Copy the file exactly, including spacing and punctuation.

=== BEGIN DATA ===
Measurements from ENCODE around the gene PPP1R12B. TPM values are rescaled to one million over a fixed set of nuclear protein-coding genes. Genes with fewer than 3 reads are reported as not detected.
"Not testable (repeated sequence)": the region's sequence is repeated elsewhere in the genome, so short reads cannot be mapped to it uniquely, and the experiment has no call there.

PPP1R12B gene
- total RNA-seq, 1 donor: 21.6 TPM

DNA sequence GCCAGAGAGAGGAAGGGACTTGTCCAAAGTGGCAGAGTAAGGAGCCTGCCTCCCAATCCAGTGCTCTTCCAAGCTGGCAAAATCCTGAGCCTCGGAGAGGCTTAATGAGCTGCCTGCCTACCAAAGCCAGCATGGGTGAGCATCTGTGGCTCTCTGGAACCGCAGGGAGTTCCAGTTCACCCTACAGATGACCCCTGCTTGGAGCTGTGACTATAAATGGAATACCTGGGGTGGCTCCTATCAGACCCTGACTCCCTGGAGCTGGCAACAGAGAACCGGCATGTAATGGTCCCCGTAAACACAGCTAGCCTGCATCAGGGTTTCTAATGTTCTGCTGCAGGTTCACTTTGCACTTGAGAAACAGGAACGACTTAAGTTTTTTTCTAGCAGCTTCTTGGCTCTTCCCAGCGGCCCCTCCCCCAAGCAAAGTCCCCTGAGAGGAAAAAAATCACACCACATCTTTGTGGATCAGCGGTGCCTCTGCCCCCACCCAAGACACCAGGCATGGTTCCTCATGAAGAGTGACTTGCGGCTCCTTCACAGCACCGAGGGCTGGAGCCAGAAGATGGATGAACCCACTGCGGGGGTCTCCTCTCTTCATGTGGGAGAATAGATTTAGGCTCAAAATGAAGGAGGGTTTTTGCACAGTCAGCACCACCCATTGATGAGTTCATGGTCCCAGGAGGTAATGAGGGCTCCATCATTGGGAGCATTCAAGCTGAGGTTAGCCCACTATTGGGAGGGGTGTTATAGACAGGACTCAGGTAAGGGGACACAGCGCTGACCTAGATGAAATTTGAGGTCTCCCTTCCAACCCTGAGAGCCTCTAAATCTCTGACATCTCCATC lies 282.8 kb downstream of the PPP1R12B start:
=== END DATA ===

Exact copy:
Measurements from ENCODE around the gene PPP1R12B. TPM values are rescaled to one million over a fixed set of nuclear protein-coding genes. Genes with fewer than 3 reads are reported as not detected.
"Not testable (repeated sequence)": the region's sequence is repeated elsewhere in the genome, so short reads cannot be mapped to it uniquely, and the experiment has no call there.

PPP1R12B gene
- total RNA-seq, 1 donor: 21.6 TPM

DNA sequence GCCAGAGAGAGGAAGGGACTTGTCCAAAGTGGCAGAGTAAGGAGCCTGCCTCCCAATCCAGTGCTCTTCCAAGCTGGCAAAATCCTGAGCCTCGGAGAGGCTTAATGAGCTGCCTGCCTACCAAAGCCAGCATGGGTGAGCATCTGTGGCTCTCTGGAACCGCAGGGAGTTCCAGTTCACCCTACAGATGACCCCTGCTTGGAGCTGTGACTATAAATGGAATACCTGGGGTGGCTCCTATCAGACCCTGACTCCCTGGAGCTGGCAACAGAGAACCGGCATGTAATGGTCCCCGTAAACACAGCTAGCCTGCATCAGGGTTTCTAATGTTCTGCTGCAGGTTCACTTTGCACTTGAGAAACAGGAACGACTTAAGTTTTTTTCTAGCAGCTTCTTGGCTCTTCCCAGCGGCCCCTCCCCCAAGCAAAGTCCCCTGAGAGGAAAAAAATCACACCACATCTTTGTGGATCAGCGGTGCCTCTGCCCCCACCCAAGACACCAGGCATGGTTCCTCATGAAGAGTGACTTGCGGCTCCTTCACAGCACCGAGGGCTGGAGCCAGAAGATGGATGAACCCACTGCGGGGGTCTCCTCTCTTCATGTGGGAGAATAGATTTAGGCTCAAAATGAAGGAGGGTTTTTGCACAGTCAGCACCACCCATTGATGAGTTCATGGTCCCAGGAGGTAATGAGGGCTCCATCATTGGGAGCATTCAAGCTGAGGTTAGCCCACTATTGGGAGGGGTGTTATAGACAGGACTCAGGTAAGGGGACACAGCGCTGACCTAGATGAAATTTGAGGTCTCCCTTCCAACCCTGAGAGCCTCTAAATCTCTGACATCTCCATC lies 282.8 kb downstream of the PPP1R12B start: